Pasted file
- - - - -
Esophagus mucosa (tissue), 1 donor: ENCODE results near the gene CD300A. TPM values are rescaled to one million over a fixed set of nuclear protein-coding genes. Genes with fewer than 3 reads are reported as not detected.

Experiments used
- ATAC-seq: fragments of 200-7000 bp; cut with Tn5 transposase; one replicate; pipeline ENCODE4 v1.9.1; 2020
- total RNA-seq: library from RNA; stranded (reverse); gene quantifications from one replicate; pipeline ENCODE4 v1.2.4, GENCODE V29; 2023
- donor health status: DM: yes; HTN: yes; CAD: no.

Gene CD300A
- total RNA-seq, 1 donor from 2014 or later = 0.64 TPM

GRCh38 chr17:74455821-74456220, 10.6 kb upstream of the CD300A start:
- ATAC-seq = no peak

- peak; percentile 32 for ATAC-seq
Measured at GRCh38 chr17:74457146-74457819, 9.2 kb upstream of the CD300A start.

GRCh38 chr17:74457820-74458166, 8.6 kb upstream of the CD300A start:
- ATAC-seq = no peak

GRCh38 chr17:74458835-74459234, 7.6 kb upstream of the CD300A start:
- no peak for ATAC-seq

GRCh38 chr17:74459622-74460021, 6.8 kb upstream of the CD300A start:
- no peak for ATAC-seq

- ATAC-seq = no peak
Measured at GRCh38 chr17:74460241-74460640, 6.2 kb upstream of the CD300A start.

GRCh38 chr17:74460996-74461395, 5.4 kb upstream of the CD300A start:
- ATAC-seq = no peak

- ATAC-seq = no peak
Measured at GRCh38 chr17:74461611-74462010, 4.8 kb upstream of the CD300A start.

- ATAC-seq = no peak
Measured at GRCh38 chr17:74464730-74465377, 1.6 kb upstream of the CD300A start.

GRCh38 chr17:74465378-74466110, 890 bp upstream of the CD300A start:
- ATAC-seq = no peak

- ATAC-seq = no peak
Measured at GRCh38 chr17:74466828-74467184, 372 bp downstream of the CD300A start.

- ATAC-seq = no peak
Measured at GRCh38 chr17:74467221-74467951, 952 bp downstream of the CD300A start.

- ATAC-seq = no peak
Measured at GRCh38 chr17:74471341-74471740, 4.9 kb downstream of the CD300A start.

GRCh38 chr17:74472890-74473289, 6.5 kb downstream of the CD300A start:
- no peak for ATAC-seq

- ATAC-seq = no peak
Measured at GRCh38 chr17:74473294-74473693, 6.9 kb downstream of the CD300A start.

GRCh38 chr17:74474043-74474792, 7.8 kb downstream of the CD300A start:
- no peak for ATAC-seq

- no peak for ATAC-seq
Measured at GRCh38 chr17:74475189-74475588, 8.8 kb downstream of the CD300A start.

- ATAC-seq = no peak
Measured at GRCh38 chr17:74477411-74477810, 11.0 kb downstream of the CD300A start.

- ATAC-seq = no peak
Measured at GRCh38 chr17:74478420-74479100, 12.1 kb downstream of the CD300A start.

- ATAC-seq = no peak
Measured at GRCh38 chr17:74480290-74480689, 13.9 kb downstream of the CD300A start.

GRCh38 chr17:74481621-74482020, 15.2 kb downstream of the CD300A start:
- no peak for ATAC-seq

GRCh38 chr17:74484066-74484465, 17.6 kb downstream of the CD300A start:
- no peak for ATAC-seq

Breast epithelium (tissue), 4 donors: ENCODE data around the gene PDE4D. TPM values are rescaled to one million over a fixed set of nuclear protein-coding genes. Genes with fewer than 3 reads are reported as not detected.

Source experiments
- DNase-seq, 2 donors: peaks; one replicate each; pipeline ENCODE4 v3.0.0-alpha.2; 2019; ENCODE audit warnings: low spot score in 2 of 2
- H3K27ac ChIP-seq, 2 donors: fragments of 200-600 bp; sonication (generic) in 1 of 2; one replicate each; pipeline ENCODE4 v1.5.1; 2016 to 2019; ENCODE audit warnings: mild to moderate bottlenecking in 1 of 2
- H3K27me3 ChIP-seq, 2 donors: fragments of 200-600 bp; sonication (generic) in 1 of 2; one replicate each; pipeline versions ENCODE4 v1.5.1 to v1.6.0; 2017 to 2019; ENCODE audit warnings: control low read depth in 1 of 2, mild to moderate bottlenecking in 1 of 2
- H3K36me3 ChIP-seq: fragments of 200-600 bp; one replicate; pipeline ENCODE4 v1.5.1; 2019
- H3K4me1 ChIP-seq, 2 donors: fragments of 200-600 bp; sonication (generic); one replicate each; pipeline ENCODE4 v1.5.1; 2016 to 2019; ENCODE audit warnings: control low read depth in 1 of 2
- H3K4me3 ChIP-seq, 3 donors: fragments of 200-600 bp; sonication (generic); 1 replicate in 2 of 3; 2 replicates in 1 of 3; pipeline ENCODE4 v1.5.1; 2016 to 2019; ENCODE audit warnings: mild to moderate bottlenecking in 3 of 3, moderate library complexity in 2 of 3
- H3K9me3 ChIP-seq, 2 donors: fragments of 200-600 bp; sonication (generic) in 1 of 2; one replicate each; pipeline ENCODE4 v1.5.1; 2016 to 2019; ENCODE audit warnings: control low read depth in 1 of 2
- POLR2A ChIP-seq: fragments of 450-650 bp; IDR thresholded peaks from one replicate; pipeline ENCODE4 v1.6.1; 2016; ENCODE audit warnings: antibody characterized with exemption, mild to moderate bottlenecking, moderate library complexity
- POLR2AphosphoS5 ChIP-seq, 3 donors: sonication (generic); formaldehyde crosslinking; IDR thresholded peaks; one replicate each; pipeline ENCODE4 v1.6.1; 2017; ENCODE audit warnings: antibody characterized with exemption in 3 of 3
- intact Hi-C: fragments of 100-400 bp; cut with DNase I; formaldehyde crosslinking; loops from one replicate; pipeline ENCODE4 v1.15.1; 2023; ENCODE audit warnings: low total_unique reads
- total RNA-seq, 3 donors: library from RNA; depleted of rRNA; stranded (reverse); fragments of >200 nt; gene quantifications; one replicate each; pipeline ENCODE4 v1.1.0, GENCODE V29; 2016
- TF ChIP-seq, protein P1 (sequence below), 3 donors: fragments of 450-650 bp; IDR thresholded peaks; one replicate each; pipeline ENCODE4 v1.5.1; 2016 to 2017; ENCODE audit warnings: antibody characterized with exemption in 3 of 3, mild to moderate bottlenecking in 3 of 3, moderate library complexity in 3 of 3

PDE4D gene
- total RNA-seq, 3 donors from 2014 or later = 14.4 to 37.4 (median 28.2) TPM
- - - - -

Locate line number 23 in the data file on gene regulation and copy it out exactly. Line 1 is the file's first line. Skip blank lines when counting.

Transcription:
Measured at GRCh38 chr17:74461611-74462010, 4.8 kb upstream of the CD300A start.